Considering the circumstances under which the dead body of the victim was detected being hanged with the above noted marks of injuries including the bite marks on the body of the victim and tear of hymen of vagina of the victim, a prima facie case for offence punishable u/s. 302/376 IPC is made out against the accused."

7. There is no merit in the argument on behalf of the petitioner that alteration of charge is barred by section 362 of the Code of Criminal Procedure. At this juncture it may be beneficial to refer to the relevant provision of section 362 of the Code of Criminal Procedure which reads as follows:

"362. Court not to alter judgment.- Save as otherwise provided by this Code or by any other law for the time being in force, no Court, when it has signed its judgment or final order disposing of a case, shall alter or review the same except to correct a clerical or arithmetical error."
8. By virtue of Section 216 of the Code of Criminal Procedure the Court is vested with the power to alter or add to any charge at any time before judgment is pronounced. In view of the specific provision in the Code of Criminal Procedure under section 216 the bar under section 362 Cr.P.C. is not applicable in the case of alteration of charge by the Court. Sabur Hossain's case (supra) is therefore not apposite for the purpose of the present case. It is evident that by a well reasoned order the trial court altered the charge upon perusal of the materials in the case diary and was satisfied that a prima facie case has been made out against the accused for offences punishable under sections 302/376 IPC.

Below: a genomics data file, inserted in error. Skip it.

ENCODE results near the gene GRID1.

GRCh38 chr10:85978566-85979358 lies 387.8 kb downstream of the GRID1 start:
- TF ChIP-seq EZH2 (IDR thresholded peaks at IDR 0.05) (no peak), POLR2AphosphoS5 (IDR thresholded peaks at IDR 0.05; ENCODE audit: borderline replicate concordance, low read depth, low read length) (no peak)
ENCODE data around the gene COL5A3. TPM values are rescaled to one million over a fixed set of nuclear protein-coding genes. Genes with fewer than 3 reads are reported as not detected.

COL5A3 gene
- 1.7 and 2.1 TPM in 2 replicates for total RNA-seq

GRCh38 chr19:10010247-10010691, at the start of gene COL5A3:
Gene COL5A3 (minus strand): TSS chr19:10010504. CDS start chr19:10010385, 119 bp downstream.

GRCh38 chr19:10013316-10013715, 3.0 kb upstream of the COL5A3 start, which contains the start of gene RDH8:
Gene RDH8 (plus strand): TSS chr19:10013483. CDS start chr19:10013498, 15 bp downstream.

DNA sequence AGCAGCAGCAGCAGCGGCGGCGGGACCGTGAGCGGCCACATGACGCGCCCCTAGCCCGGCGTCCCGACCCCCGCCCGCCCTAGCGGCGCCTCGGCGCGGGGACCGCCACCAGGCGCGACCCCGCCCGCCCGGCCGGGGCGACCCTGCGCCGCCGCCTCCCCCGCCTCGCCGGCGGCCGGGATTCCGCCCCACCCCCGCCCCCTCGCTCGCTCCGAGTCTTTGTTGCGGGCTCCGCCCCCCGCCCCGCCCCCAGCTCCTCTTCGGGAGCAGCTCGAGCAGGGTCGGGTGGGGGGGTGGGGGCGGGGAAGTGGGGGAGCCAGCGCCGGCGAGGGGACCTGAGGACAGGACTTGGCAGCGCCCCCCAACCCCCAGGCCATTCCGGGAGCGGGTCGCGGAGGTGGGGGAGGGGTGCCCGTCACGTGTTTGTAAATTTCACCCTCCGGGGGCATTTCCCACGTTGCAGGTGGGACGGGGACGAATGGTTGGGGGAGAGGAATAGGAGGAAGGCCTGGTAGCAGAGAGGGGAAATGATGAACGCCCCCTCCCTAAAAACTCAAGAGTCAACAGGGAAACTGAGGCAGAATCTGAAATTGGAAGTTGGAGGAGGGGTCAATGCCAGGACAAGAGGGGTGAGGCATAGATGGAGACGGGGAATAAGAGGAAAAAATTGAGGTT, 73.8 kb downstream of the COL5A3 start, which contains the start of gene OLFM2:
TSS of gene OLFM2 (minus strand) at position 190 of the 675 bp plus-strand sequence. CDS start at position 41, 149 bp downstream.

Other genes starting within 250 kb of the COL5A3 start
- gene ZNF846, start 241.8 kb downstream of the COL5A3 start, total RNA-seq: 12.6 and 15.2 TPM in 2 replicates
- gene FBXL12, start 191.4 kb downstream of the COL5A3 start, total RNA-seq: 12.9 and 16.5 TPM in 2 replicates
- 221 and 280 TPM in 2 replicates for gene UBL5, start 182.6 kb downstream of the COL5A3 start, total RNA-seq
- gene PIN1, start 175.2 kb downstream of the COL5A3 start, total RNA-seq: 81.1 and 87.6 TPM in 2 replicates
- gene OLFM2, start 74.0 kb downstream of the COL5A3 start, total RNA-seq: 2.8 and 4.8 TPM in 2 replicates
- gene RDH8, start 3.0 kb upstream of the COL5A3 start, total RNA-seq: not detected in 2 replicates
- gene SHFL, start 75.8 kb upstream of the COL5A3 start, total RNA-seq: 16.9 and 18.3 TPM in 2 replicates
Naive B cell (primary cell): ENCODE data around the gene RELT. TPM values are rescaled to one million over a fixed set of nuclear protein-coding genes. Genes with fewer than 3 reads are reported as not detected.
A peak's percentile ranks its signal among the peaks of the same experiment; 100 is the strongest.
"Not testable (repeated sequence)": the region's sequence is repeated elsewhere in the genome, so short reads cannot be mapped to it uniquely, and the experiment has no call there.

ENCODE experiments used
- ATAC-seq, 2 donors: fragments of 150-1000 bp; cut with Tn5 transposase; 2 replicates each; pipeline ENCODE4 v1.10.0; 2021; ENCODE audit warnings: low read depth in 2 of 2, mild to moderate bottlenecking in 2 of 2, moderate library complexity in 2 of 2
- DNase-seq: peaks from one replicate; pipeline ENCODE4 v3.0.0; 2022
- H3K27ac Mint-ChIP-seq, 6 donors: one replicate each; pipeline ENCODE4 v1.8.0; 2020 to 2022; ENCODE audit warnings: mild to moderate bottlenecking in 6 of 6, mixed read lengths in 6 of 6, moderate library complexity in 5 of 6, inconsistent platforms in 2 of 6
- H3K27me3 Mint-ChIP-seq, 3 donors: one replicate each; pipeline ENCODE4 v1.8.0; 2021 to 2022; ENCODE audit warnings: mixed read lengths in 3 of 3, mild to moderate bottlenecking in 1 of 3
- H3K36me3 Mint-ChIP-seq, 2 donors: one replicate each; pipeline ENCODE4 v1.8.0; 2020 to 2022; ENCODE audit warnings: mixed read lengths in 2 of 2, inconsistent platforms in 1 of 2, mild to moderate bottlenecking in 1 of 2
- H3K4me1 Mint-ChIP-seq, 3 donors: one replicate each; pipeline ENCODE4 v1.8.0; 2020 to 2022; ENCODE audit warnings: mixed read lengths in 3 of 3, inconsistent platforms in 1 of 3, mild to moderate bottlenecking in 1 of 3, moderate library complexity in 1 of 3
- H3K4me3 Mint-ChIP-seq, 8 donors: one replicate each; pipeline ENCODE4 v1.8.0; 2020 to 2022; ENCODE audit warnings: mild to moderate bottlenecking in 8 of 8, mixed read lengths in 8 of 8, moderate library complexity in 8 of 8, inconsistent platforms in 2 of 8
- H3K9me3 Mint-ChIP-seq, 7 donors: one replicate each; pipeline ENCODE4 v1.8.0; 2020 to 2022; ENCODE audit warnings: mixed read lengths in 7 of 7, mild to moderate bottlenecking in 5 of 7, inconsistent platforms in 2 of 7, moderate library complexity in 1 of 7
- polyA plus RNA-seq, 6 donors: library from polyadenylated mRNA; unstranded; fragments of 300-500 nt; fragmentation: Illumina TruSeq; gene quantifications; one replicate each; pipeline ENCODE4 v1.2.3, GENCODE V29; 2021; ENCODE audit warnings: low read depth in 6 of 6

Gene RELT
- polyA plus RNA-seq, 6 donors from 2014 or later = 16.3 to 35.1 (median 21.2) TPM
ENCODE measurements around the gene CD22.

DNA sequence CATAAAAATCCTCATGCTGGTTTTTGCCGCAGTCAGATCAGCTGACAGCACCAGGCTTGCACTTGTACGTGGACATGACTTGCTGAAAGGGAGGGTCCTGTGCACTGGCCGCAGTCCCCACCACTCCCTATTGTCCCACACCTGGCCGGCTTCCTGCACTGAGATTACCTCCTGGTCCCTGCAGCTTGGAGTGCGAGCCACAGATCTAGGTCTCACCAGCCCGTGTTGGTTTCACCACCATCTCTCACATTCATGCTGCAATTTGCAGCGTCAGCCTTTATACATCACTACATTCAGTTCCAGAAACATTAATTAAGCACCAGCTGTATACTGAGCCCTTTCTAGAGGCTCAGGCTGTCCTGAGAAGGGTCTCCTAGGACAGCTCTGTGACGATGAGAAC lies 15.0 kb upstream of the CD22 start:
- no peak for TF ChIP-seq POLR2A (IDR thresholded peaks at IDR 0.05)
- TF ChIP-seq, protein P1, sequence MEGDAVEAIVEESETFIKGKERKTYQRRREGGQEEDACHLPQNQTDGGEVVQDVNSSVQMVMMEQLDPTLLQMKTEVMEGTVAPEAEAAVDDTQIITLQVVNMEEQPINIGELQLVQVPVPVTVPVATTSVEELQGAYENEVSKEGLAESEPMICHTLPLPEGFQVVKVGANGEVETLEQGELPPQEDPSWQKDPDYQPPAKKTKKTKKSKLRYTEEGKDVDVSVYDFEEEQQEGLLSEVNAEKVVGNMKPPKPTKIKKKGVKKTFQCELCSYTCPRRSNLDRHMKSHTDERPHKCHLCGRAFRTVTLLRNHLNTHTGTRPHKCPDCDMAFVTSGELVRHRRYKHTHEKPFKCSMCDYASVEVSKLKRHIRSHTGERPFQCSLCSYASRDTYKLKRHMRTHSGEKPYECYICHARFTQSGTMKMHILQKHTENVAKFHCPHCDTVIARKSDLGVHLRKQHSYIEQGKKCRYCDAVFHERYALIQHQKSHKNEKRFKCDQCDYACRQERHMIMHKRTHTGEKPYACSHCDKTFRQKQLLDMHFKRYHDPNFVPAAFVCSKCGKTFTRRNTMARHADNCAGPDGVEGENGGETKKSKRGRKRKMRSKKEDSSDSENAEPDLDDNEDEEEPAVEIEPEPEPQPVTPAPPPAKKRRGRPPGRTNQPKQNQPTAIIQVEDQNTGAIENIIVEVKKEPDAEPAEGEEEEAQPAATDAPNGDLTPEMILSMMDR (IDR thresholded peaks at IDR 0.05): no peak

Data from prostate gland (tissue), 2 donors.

9. The order impugned does not suffer from any illegality or irregularity. Therefore no interference is warranted with the same.

10. The application being C.R.R. 2533 of 2018 accordingly stands dismissed.

11. It is made clear that no opinion has been expressed by this Court on the merits of the case and the trial court will decide the case in accordance with law without being influenced by any observation made hereinabove.

12. Let a copy of this order be communicated forthwith to the trial court for expeditious trial and disposal of the case in accordance with law.

13. Urgent photostat certified copy of this order, if applied for, be given to the applicant upon compliance of requisite formalities.